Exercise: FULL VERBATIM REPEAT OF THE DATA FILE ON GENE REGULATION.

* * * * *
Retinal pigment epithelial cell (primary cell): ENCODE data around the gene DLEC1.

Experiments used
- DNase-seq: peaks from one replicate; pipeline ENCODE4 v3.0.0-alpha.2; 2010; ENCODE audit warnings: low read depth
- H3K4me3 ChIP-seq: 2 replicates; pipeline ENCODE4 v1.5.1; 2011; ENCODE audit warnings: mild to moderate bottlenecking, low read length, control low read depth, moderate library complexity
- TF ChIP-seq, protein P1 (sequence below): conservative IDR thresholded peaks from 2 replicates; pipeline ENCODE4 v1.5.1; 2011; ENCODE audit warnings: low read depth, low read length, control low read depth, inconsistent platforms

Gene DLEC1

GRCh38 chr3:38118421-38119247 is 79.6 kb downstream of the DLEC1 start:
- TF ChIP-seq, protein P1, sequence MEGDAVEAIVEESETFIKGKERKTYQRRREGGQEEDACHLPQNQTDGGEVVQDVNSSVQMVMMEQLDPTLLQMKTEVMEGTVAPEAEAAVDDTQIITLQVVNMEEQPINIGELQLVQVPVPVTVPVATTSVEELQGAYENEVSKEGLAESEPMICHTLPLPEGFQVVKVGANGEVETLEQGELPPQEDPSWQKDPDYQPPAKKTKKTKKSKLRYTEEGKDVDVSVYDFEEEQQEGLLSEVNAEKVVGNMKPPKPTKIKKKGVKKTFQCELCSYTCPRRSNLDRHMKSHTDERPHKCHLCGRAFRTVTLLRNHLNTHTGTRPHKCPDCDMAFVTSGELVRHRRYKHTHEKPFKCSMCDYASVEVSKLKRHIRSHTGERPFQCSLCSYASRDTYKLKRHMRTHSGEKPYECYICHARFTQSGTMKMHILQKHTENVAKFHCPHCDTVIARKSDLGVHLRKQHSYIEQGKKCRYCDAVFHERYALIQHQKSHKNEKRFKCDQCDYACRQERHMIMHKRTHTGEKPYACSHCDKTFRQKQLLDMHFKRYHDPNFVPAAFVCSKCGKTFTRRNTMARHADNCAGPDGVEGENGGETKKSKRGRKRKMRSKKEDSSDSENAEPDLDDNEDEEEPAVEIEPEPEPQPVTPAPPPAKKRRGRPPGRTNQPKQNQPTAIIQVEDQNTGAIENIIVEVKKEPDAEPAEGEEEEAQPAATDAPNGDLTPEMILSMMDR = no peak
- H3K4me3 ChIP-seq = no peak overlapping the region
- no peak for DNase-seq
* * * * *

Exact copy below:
Retinal pigment epithelial cell (primary cell): ENCODE data around the gene DLEC1.

Experiments used
- DNase-seq: peaks from one replicate; pipeline ENCODE4 v3.0.0-alpha.2; 2010; ENCODE audit warnings: low read depth
- H3K4me3 ChIP-seq: 2 replicates; pipeline ENCODE4 v1.5.1; 2011; ENCODE audit warnings: mild to moderate bottlenecking, low read length, control low read depth, moderate library complexity
- TF ChIP-seq, protein P1 (sequence below): conservative IDR thresholded peaks from 2 replicates; pipeline ENCODE4 v1.5.1; 2011; ENCODE audit warnings: low read depth, low read length, control low read depth, inconsistent platforms

Gene DLEC1

GRCh38 chr3:38118421-38119247 is 79.6 kb downstream of the DLEC1 start:
- TF ChIP-seq, protein P1, sequence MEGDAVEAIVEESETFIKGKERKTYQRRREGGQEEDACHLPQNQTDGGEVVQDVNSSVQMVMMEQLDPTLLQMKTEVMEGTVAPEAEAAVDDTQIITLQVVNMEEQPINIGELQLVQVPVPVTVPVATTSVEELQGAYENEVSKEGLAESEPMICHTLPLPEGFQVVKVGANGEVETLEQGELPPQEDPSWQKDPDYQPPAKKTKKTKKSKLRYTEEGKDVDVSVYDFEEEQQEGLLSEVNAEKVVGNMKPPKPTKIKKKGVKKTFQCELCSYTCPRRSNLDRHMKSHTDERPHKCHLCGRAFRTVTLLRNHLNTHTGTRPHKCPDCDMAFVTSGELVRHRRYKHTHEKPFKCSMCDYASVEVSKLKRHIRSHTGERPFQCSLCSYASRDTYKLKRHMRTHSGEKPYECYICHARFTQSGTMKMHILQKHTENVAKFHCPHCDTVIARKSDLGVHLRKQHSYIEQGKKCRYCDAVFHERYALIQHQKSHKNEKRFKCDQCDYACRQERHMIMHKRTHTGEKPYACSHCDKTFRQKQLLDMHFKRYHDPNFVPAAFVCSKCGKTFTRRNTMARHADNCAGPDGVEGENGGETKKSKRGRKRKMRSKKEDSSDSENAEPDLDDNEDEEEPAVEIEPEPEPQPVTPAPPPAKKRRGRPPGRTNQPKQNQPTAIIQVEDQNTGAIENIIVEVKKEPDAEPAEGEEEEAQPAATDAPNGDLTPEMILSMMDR = no peak
- H3K4me3 ChIP-seq = no peak overlapping the region
- no peak for DNase-seq